Since the New Mexico History Museum opened on May 24, 2009, nearly 45 percent of all our visitors have come from outside the United States. Out of more than 320,000 visitors in all, nearly 4,000 came from Japan. One of them was Mitsuhiro Fujimaki, a professor in the Department of International Studies at the University of Shizuoka, southwest of Mount Fuji on Suruga Bay. A longtime fan of New Mexico and a student of Native American life, Fujimaki visited with museum Director Frances Levine earlier in the year with a proposal: As a class project, his students would develop a Japanese-language brochure that would be available online and at our front desk.
How could we say no?
A few months later, he brought a half-dozen freshman students to New Mexico, and we talked with them about our focus and what Japanese visitors might be most interested in seeing while here. Funded by the Japanese Ministry of Education, the students got to work and, this week, delivered their final product–the Time Travel New Mexico website, with a downloadable History Museum brochure, all in Japanese.
“We’re so impressed what the students have done,” Levine said. “This was a true gift of their talents to the museum and its Japanese visitors.”
Fujimaki explained that the students had to employ some linguistic smarts in preparing the brochure. The direct translation of “history” in Japanese, for example, connotes something boring–“record,” or “archive.” The word “museum” translates as “storage.” So the students opted to use “stories” and “memories,” imparting a lovely piece of poetic license.
Mindful that this is a new museum in a very old city, the students presented our main exhibition, Telling New Mexico: Stories from Then and Now as “a time machine that goes back and forth between the past and the present.”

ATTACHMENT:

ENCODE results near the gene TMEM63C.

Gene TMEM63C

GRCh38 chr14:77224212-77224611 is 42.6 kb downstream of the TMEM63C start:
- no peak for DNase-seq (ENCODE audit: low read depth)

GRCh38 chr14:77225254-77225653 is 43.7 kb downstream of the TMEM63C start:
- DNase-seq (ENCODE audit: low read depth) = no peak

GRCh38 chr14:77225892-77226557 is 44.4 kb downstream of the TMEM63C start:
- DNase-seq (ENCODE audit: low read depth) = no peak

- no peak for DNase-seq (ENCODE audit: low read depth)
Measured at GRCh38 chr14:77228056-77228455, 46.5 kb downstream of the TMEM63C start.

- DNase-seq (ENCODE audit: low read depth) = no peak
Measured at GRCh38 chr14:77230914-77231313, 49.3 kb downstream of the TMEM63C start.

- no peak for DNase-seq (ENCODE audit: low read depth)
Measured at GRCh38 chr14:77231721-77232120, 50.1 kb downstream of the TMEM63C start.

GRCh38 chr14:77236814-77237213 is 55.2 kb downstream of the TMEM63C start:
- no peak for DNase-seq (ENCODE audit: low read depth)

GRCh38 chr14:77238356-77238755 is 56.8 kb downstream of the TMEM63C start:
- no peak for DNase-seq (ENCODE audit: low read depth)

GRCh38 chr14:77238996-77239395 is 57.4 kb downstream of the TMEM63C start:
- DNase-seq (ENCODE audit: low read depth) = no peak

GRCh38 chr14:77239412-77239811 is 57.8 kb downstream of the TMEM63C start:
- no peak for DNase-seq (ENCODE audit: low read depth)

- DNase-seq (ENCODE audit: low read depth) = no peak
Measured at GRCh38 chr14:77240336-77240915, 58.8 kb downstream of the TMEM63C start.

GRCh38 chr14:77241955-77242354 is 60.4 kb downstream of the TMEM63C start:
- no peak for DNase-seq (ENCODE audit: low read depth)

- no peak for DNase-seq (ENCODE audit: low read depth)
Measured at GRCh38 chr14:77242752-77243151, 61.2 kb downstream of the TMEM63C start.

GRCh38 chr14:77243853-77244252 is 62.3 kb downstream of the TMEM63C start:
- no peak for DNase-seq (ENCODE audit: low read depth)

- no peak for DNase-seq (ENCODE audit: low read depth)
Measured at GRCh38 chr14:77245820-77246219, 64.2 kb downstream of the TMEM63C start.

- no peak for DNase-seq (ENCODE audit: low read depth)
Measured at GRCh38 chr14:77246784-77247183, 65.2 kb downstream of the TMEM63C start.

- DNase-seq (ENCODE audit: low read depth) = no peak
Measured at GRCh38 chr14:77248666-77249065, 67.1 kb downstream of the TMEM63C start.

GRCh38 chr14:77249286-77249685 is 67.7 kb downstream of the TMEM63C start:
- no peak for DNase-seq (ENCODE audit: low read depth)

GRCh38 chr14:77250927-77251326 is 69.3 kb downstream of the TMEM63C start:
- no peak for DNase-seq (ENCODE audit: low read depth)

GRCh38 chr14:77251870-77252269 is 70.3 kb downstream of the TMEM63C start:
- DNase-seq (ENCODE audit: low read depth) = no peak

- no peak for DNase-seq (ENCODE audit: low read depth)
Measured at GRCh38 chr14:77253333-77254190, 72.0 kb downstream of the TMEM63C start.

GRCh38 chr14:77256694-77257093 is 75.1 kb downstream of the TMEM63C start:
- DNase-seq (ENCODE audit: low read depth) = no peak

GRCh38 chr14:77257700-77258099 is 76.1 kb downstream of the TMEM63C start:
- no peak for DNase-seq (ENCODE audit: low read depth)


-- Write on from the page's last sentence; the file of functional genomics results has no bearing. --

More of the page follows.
In a report about the project, Fujimaki wrote:
“We faculty members have recognized that fieldwork is an essential component for the curriculum. And so, we have attempted to introduce an effective program for freshmen as an initiation to our curriculum. Since the last year, we have been fortunate to receive an educational grant from the Ministry to experiment an introductory fieldwork program for freshmen. In this program, freshmen engaged in fieldwork are exposed to various cultural experiences in foreign countries. For example, one group goes to Turkey, while another goes to Australia. Another group goes to Kenya, and the other Vietnam. And through that exposure, they are supposed to acquire fundamental skills and knowledge, necessary to prepare themselves for the rest of their academic life in the major of International Studies and for their future career.
“This particular project, by which students have visited Santa Fe is called `Santa Fe Seminar.’ Students have been planning and editing a guidebook to the Santa Fe area. In the previous year, they edited a booklet that introduces Pueblo culture and mentions the copyright problem of Indian jewelry. After their trip to Santa Fe in the last year, they took a look at local shops at their home towns, and have recognized how many stores sell `Indian-inspired’ products, which are usually made somewhere in Asia. So, when they distributed their booklet, they held a workshop to enlighten consumers about the problem in the area.
“In this year, students have edited the Japanese version of the New Mexico History Museum’s brochure. After their visited at the Santa Fe area including Los Alamos, San Ildefonso, Bandelier, and so on, they have recognized how diverse and rich in culture and history in the area has been; the U.S. Southwest history is not just about its frontier era, but layered by various actors–Native Americans, Spanish settlers, “Anglos,” nuclear scientists, and so on. So, making and editing a Japanese brochure of the NM History Museum is an ideal project for them, as they can teach their audience in such a way that their brochure can rectify the monolithic image of the American Southwest into a diversified one, which they believe can attract more visitors to the area. ”
The students’ brochure and those 4,000 visitors aren’t the museum’s only tie to Japan. Among the parts of the museum the students recommended seeing was Japanese artist Kumi Yamashita’s Fragments installation in the second-floor Gathering Space. Yamashita took photographs of everyday New Mexicans across the state, then molded their profiles onto the edges of multi-colored squares of plastic. When a light is shined on them from the side, the profiles appear in shadow.